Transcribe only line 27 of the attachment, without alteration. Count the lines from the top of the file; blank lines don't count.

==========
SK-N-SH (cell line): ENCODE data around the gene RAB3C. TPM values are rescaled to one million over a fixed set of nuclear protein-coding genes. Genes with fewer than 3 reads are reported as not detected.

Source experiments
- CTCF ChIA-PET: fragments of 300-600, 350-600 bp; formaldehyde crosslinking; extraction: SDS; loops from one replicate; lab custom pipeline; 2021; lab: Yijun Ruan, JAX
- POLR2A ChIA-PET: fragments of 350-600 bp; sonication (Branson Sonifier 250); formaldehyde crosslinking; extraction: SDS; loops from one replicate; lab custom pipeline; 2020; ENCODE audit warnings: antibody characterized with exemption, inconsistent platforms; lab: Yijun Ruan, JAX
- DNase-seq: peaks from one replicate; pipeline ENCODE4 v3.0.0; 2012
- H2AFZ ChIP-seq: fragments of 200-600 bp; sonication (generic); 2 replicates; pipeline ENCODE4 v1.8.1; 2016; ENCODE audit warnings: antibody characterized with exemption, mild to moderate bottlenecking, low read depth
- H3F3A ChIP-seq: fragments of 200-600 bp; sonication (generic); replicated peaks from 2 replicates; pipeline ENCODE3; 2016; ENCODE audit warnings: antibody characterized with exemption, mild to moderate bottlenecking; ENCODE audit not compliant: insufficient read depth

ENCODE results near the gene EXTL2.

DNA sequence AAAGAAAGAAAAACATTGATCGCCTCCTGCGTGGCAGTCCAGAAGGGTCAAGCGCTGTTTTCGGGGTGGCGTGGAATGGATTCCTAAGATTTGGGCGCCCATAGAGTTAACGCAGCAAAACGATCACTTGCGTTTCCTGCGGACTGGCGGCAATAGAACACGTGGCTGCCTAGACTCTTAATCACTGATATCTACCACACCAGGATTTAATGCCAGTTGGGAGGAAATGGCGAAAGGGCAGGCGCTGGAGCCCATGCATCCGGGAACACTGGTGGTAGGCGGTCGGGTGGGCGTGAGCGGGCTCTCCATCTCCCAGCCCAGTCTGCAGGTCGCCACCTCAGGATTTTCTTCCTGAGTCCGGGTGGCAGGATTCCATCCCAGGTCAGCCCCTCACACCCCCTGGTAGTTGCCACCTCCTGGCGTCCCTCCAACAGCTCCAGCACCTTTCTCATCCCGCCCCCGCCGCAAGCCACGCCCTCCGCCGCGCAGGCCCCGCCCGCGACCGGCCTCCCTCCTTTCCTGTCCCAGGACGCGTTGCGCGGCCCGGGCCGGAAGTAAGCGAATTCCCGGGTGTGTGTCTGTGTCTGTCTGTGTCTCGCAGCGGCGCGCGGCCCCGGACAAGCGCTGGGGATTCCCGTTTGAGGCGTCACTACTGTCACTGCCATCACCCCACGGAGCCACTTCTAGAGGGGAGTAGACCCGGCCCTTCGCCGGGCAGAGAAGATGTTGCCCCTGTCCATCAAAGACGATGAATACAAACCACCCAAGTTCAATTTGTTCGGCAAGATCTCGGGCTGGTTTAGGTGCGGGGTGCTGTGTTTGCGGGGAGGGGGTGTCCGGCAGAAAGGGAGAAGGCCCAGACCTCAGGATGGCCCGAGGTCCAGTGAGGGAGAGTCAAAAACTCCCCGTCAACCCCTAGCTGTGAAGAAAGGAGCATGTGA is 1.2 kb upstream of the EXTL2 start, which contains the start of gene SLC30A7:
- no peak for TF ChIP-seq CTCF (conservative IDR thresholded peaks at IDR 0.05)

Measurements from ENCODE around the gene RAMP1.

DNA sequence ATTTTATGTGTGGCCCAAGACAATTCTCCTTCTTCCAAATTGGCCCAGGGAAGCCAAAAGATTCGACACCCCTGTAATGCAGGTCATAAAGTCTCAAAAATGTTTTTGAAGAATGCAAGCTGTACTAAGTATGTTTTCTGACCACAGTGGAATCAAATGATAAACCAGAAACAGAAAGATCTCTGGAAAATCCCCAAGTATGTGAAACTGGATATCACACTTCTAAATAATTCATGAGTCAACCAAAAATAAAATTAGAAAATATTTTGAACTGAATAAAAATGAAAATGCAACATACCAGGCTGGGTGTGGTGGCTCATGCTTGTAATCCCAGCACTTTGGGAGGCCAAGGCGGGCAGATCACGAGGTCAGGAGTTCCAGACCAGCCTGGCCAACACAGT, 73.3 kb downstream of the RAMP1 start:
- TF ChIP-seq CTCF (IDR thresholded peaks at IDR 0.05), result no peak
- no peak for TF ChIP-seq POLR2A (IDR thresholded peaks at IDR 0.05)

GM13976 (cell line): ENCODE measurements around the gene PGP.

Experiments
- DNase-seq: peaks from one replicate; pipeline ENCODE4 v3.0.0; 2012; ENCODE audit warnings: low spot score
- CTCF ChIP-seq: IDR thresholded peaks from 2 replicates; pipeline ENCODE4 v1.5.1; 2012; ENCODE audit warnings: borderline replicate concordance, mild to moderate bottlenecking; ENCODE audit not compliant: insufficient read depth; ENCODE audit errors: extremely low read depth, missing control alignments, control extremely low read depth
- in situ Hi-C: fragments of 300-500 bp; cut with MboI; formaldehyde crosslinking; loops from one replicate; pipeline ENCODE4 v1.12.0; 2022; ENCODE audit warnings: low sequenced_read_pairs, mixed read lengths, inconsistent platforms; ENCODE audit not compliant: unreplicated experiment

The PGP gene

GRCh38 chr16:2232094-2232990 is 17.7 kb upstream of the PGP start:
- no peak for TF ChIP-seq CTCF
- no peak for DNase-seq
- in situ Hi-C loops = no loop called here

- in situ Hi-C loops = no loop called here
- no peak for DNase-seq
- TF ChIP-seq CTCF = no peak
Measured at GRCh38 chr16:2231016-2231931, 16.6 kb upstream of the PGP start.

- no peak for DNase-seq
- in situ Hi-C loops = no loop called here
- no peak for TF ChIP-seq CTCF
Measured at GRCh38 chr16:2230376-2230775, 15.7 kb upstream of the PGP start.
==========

- TF ChIP-seq CTCF = no peak